-18-

Some parents may be reluctant to disapprove of their children’s marijuana use because of their own experience with the drug. Such reluctance is unwarranted. Many of today’s parents smoked cigarettes years ago, before they understood the dangers associated with tobacco; but given all of the information available today about tobacco’s devastating effects, and despite their past experiences with smoking, most parents today do all they can to get their children not to smoke cigarettes. With all that we know about the dangers of using marijuana, parents--even those who smoked marijuana in their youth--should take a strong stand against their children’s use of the drug.

®

Chapter VII Conclusion
We know more today than we ever have about the dangers of marijuana use to America’s teens and children. The drug is more potent than it was in the past, there is more data on the short- and long-term health impacts of using marijuana, and more emergency room mentions and treatment admissions are associated with the use of marijuana. The evidence continues to mount for a connection between the use of marijuana and the later use of other illegal drugs. Most people who smoke pot do not move on to other drugs, but then only five to seven percent of cigarette smokers get lung cancer. The point is that those youngsters who smoke pot are at vastly greater risk of moving on to other drugs. The potential of marijuana as a dangerous drug in and of itself, and as a gateway to other drug use, is a matter of serious concern for American parents, especially in light of the drug’s pervasive presence in their teenagers’ lives. Nonetheless, many teens and their parents view marijuana use as a harmless recreation. This perception is inaccurate and dangerous, because perceptions and attitudes among teens and their parents are a key factor in teens’ decisions about using drugs. It is imperative that teens, parents, teachers, communities and policymakers be made aware of the most current information about marijuana use and its consequences. Research on the risks and dangers of using marijuana is ongoing, and we do not yet fully understand all of the implications of using marijuana and its effects on organ systems and behavior. But the more researchers study the drug and the effects of its use, the clearer it becomes that smoking pot is a dangerous game of Russian roulette, not a harmless rite of passage.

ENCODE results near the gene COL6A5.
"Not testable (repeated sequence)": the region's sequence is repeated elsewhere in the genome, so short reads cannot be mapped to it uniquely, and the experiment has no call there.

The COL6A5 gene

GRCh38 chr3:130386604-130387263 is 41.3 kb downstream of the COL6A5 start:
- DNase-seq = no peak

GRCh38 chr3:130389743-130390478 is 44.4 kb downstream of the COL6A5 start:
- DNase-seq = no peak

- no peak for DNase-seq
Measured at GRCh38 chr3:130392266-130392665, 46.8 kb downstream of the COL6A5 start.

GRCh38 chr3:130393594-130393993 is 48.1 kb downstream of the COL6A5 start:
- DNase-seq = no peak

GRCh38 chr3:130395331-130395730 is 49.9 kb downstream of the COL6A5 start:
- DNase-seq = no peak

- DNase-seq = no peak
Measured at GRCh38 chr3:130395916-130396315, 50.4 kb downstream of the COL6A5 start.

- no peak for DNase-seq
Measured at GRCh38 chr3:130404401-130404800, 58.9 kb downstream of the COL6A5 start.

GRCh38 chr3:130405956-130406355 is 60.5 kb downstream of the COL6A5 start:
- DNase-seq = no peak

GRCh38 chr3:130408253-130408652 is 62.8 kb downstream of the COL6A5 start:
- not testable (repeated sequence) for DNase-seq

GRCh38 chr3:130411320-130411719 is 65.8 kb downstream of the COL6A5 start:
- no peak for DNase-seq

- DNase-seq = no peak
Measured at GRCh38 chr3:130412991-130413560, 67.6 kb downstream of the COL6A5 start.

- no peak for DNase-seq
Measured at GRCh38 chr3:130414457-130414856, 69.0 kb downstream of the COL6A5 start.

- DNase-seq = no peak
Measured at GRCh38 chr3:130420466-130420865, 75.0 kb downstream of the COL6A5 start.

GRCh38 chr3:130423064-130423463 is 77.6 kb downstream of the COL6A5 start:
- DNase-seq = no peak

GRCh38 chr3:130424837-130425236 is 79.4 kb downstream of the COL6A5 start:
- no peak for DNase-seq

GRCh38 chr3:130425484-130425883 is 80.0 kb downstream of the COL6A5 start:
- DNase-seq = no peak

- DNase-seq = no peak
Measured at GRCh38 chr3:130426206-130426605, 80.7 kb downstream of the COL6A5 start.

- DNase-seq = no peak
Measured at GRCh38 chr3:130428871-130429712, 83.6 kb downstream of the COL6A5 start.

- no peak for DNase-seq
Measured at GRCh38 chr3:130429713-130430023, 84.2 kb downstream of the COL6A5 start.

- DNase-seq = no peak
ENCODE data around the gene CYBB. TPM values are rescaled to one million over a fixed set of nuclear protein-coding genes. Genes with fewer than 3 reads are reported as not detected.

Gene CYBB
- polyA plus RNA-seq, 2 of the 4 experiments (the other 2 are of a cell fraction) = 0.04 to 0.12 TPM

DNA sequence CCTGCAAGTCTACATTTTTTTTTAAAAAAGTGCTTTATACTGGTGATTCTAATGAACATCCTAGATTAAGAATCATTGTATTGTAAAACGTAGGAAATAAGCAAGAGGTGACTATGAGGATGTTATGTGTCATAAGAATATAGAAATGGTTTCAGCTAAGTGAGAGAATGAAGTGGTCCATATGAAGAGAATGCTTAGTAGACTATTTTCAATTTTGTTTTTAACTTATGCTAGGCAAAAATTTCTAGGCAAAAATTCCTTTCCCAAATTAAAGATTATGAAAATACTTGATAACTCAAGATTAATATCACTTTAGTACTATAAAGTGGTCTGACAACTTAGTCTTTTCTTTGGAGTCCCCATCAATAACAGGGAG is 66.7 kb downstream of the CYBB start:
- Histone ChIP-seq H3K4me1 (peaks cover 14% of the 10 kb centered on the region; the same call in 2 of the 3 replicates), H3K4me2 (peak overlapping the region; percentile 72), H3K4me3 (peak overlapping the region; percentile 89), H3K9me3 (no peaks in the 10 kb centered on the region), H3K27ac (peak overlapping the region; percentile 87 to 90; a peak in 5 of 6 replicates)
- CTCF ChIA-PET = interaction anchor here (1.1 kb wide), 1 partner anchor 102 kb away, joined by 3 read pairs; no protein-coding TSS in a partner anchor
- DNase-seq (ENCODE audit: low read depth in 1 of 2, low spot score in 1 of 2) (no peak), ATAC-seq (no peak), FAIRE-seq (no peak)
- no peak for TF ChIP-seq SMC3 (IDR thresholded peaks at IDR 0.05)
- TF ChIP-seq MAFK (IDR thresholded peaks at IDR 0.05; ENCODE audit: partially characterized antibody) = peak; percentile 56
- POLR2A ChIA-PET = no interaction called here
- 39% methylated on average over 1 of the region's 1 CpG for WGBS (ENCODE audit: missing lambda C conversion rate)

-19-

-20-

Appendix A Marijuana’s Effects on the Brain
Marijuana's Effects on the Brain86
Brain Region Functions Associated With Region Brain regions in which cannabinoid receptors are abundant Cerebellum Body movement coordination Learning and memory Higher cognitive functions Reward Movement control

Hippocampus Cerebral cortex, especially cingulate, frontal, and parietal regions Nucleus accumbens Basal ganglia

• • • •

Substantia nigra pars reticulata Entopeduncular nucleus Globus pallidus Putamen Brain regions in which cannabinoid receptors are moderately concentrated

Hypothalamus